Tuesday, September 29, 2015

Bespoke City - First Friday


Bespoke City
4pm - 9pm, Friday 02 October, 
cnr Greens Rd and Oxford St, Paddington. 

On October 2, UNSW Galleries First Fridays is spilling out into the streets for the first time. Curated by Laura Fisher and Sabrina SokalikBespoke City is a one-night only art exhibition that invites audiences to reimagine Sydney’s urban environment. The UNSW Art & Design courtyard and the community outdoor space between Greens Road and Napier Street will be filled with projections, unique installations, sculpture, video, kinetic artworks, demonstrations and stalls. Many deploy the bicycle to generate light, colour, sound and energy, while others treat it as a metaphor for the city itself – reminding us that it can be deconstructed and remade and that we are all implicated in the politics of public space. 

Works include:

An Electronic bicycle orchestra: We’ve commissioned bike-energy champions Milkcrate Events to create a sound installation powered by five stationary bikes. Riders can collaborate to fill the campus with an ambient and evolving sound piece.

An Autonomous painting machine: Meet a robot-painter created by artist Jeffrey Wood that tracks human movements to create curious images reminiscent of the cosmos.

A Microbiology in the urban wild: Examine the city at the molecular level using a bike-powered laboratory created by BioFoundry: Australia’s first Citizen Scientist lab.

A Pedal powered light mural: Climb on and peel back the layers of the city. UNSW Art & Design students Jonathon Bolitho and Jobe Williams, UNSW Geological Sciences student Jeong Greaves, and Mackenzie Nicks are creating an expansive mural illuminated by bicycle powered LEDs, allowing riders to interact with the image through modulations of light and colour.

You’ll also encounter works by UNSW Art & Design academic and artist Richard Goodwin, UNSW A&D alumni Josh Harle, UNSW A&D PhD student Maria White, ARTcycle, Janine Bailey, and James Gulliver Hancock will be developing a mural with UNSW A&D students over the week.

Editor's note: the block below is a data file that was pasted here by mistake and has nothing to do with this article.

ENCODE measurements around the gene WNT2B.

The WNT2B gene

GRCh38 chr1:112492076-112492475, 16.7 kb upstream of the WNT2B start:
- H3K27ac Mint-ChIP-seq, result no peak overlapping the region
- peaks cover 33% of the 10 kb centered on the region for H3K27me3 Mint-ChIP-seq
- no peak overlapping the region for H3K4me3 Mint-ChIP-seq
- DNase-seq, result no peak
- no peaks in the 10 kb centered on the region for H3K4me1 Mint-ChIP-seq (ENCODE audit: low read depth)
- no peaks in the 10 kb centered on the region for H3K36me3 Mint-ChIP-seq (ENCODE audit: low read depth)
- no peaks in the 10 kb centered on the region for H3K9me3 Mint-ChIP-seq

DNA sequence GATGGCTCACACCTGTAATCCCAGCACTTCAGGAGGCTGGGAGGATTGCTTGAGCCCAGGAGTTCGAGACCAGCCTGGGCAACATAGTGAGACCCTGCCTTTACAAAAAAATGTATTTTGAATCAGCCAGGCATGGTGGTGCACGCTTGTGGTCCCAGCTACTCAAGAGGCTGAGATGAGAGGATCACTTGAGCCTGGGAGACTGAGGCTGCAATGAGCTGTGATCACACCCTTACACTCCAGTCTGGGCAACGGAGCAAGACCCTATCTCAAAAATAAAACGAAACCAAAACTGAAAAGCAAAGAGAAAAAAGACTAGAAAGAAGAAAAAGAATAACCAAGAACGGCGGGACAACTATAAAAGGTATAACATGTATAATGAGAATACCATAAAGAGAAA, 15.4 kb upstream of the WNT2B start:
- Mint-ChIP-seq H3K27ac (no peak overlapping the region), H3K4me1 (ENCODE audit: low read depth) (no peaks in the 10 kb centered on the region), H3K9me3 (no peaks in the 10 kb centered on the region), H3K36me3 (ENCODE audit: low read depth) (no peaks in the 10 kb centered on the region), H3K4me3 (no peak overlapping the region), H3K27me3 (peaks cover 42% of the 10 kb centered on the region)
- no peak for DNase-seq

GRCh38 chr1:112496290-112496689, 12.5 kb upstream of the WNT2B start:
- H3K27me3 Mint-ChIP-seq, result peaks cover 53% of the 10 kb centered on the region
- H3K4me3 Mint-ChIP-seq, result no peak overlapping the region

Don't miss amazing engineering and design from CreateUNSW + Bike-ology, Hanley Weng,  and Jamil Yamani. And a variety of demonstrations and stalls will show off the best of Sydney’s cycling culture.

And of course, as with all First Fridays, UNSW Galleries is open until late so this is a fantastic opportunity to see the new exhibitions People Like Us, Streets of Papunya and the John Fries Award 2015. On the night, Vivien Johnson's book Streets of Papunya: The reinvention of Papunya painting will be launched by Punata Stockman Nungarrayi, Chairperson of Papunya Tjupi Arts. A special performance from Tilau Nangala, Isobel Gorey Nambajimba, Isobel Major Nampitjinpa and Punata Stockman Nungarrayi will accompany the launch.

In partnership with Sydney Cycleways and the Heart Foundation, First Fridays: Bespoke City has been supported by the City of Sydney through a community projects matching grant and some invaluable sponsors: Bike Sydney, Stallion Bikes, Colour Copy Centre, Reid Cycles and Arts Hotel. You can find out more by visiting the Veleoscope website.


Nanny State Legislation - Helmet Law submission


Have you written to the Senate Committee looking at bicycle helmet laws yet? We have until October 5th to get our submissions in.

Of the 135 submissions to this Inquiry that relate to helmet laws, 124 are opposed to the laws. You can read all the submissions at http://www.aph.gov.au/Parliamentary_Business/Committees/Senate/Economics/Personal_choice/Submissions
 

Predictably but sadly the Australian Medical Association wants to retain the laws and denies that the laws reduce cycling.
 

If you cycle less because of helmet laws, write to the Senate and tell them the AMA is wrong!
 

It's easy to make a submission - write it in Word or equivalent, attach your document to an email sent to economics.sen@aph.gov.au and put your name, phone number and postal address in the email (needed so the Senate can verify your details). It can be just one sentence or as long as you like (but we suggest keeping it short).